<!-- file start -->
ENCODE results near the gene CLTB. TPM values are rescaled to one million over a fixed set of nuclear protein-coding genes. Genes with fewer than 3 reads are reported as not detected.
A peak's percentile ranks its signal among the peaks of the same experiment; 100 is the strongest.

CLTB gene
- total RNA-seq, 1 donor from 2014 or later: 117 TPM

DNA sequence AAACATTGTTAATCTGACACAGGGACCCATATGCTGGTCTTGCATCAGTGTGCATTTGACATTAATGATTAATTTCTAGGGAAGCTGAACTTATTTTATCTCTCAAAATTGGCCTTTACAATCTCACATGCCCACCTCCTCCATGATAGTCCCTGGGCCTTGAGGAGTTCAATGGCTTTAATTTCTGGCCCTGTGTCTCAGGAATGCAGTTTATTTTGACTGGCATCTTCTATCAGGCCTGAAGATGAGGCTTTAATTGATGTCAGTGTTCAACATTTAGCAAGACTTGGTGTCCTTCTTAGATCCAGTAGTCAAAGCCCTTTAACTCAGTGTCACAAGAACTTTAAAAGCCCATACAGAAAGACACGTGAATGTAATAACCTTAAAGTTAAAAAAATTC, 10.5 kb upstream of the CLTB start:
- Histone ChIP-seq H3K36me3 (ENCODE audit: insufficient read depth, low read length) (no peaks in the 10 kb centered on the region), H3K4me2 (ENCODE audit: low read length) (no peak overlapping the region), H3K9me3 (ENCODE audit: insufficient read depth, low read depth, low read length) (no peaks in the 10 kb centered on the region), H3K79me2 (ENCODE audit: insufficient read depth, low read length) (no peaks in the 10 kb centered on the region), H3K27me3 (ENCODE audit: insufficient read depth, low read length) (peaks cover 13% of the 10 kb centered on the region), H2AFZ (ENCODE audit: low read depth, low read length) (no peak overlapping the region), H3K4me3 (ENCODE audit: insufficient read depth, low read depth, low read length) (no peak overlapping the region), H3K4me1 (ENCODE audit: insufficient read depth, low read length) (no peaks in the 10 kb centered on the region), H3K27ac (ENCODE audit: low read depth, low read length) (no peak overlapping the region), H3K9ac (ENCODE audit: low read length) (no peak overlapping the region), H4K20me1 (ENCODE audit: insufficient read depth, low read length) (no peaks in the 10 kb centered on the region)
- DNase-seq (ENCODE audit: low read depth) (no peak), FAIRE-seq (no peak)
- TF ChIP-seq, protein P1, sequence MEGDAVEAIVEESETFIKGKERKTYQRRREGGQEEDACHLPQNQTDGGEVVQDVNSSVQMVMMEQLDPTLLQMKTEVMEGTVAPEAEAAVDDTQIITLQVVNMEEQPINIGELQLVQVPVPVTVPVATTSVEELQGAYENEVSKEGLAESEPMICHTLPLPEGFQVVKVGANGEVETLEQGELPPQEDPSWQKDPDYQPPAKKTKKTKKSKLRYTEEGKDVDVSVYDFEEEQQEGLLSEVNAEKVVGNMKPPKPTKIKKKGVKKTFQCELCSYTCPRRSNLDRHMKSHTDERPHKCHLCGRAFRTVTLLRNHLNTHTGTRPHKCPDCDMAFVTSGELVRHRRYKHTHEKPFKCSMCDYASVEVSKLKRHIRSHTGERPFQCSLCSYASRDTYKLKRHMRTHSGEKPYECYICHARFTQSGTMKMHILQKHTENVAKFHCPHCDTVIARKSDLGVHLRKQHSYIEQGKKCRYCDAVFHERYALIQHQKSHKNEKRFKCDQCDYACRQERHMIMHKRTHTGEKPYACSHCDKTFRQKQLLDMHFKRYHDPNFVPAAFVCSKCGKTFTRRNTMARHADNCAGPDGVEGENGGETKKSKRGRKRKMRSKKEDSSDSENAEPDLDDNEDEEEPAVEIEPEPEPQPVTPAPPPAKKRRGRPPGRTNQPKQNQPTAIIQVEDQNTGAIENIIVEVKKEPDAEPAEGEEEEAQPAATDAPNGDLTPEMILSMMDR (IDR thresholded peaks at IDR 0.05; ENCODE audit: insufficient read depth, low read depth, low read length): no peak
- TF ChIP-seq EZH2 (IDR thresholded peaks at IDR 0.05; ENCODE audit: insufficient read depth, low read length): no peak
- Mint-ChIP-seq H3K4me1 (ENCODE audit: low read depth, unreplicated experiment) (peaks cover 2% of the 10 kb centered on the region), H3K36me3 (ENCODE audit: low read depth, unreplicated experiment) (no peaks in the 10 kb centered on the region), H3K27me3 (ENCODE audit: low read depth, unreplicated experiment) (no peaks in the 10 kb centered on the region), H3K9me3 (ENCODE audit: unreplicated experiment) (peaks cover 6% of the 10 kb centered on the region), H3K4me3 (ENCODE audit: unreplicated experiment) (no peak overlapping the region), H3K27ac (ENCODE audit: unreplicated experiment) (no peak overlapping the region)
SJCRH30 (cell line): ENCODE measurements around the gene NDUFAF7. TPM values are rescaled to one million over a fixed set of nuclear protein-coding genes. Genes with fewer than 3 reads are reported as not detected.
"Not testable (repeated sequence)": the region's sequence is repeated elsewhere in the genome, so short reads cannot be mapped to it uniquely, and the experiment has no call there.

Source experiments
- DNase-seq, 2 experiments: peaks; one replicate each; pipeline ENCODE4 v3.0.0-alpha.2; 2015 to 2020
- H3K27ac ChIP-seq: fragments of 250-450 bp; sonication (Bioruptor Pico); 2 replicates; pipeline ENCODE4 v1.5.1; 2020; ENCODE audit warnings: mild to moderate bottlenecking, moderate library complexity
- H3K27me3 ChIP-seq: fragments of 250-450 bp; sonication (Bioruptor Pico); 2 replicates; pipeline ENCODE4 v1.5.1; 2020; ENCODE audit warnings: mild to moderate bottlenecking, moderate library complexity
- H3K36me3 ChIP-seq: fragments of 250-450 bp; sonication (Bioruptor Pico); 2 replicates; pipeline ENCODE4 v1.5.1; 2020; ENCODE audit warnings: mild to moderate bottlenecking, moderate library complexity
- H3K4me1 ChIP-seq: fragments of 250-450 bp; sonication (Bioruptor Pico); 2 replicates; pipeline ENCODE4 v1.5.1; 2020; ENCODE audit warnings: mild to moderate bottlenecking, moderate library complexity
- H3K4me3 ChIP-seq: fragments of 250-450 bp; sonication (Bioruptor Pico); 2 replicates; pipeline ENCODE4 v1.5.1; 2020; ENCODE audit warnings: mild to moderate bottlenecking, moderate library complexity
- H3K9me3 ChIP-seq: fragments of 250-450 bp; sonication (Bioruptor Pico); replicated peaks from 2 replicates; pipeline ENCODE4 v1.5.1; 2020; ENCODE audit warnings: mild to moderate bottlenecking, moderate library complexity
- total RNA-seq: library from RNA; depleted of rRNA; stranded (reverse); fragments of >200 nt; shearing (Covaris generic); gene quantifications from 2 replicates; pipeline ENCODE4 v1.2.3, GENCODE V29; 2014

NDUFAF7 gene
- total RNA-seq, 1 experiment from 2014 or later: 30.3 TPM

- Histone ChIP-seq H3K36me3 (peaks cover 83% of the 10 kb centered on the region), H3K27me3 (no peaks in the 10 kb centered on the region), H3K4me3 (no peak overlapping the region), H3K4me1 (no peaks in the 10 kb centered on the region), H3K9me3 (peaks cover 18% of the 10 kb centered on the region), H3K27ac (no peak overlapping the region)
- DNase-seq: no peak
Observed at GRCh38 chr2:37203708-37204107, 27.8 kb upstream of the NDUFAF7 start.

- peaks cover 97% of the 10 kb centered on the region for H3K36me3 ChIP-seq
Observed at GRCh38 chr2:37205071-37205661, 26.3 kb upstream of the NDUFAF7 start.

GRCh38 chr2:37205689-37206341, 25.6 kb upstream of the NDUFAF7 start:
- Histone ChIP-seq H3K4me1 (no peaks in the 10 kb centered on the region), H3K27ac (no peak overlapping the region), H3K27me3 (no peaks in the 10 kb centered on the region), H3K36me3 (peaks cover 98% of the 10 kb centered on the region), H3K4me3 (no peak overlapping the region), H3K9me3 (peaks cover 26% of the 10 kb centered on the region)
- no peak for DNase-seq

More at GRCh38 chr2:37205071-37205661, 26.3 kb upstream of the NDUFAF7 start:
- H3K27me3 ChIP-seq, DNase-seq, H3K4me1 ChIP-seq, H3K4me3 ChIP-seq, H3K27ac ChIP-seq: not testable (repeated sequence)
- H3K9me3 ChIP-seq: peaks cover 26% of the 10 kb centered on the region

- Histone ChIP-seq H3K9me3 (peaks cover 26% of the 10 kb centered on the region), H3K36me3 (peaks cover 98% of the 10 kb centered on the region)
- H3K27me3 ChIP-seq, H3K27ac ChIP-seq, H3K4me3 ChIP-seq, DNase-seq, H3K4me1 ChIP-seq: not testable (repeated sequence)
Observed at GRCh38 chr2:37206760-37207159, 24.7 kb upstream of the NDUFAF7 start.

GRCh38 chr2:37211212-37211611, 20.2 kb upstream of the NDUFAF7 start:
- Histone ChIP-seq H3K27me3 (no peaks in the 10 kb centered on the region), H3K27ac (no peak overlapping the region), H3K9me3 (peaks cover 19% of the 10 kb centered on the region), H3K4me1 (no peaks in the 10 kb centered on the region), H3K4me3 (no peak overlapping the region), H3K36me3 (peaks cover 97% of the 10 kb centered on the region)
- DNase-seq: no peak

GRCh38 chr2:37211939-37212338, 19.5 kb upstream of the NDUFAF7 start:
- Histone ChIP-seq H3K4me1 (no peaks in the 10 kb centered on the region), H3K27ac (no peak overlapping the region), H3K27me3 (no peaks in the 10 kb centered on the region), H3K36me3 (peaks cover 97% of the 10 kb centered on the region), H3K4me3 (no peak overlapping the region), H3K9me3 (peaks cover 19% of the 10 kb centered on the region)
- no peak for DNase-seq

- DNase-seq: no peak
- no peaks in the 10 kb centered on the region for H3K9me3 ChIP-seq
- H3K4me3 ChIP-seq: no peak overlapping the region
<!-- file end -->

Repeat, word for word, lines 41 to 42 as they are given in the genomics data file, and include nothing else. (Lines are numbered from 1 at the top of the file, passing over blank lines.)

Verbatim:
GRCh38 chr2:37211939-37212338, 19.5 kb upstream of the NDUFAF7 start:
- Histone ChIP-seq H3K4me1 (no peaks in the 10 kb centered on the region), H3K27ac (no peak overlapping the region), H3K27me3 (no peaks in the 10 kb centered on the region), H3K36me3 (peaks cover 97% of the 10 kb centered on the region), H3K4me3 (no peak overlapping the region), H3K9me3 (peaks cover 19% of the 10 kb centered on the region)